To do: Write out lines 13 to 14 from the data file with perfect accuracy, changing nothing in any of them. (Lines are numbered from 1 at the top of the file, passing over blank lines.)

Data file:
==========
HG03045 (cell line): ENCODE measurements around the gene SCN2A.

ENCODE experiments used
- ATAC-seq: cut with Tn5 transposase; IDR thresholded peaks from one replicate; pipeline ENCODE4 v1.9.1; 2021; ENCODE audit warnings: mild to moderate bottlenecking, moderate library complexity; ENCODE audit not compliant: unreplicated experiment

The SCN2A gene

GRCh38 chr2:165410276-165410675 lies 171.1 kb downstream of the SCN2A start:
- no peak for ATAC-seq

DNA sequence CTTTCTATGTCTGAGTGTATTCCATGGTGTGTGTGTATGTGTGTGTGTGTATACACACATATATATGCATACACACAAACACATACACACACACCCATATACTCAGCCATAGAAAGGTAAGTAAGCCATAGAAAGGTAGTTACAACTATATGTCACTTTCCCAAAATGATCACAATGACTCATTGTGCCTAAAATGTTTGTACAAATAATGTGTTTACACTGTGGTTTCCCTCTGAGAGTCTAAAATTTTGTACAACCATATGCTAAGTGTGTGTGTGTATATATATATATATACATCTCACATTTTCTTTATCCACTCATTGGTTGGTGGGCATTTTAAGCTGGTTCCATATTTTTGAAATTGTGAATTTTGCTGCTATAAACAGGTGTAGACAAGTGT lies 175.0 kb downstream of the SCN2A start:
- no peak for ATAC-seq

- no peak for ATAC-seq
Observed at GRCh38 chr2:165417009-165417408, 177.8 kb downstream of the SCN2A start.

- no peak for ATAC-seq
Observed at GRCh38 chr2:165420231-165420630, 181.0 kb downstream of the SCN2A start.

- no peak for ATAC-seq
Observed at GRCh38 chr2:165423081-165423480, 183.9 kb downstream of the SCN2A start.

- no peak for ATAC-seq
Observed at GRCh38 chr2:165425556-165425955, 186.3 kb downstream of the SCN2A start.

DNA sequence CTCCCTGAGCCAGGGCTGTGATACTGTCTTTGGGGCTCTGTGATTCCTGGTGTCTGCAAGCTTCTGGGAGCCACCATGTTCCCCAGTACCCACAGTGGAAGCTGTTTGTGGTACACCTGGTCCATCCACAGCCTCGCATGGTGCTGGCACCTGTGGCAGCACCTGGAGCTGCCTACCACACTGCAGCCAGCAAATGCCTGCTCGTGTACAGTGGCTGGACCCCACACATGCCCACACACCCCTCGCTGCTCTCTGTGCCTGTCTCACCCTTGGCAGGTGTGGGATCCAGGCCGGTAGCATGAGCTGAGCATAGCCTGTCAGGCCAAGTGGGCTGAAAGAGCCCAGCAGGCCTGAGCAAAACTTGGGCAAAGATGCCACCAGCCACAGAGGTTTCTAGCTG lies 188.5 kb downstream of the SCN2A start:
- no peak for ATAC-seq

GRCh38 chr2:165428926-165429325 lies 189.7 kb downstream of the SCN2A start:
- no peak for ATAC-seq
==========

- no peak for ATAC-seq
Observed at GRCh38 chr2:165423081-165423480, 183.9 kb downstream of the SCN2A start.